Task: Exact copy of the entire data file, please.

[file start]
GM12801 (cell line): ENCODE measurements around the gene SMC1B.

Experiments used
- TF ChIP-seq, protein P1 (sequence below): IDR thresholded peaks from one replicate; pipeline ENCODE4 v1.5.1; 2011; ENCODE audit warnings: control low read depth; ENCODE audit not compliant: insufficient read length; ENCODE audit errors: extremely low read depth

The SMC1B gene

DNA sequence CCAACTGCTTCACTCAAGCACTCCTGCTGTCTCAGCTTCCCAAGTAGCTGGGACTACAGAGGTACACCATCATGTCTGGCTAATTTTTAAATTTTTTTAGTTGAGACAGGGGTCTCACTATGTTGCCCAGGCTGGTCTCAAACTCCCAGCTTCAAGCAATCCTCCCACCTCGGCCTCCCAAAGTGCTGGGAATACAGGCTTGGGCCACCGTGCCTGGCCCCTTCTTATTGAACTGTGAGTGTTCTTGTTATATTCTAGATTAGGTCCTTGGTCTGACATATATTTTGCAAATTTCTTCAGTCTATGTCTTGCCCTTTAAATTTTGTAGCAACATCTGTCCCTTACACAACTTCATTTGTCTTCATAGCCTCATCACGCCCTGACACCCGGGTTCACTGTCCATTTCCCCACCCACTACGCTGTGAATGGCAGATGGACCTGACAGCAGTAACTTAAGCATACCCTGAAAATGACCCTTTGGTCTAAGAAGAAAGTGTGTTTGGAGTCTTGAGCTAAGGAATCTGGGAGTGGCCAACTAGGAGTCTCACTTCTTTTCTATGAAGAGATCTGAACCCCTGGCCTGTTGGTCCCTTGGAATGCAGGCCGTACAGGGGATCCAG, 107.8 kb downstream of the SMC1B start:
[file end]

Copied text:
GM12801 (cell line): ENCODE measurements around the gene SMC1B.

Experiments used
- TF ChIP-seq, protein P1 (sequence below): IDR thresholded peaks from one replicate; pipeline ENCODE4 v1.5.1; 2011; ENCODE audit warnings: control low read depth; ENCODE audit not compliant: insufficient read length; ENCODE audit errors: extremely low read depth

The SMC1B gene

DNA sequence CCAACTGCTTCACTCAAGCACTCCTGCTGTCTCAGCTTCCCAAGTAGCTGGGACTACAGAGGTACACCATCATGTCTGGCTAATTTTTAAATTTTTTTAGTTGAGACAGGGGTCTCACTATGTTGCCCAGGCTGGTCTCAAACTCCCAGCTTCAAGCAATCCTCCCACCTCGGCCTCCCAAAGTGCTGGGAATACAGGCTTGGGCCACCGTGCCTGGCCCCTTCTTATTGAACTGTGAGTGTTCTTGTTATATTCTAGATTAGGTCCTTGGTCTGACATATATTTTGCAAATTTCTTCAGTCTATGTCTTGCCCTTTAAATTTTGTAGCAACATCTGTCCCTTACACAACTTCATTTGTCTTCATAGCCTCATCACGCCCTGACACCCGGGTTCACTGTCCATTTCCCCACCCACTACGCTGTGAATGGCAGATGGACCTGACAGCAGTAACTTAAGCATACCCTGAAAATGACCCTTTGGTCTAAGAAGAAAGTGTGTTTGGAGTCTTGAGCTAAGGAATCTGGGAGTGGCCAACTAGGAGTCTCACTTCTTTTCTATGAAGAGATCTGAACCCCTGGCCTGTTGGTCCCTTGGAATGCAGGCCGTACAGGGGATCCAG, 107.8 kb downstream of the SMC1B start: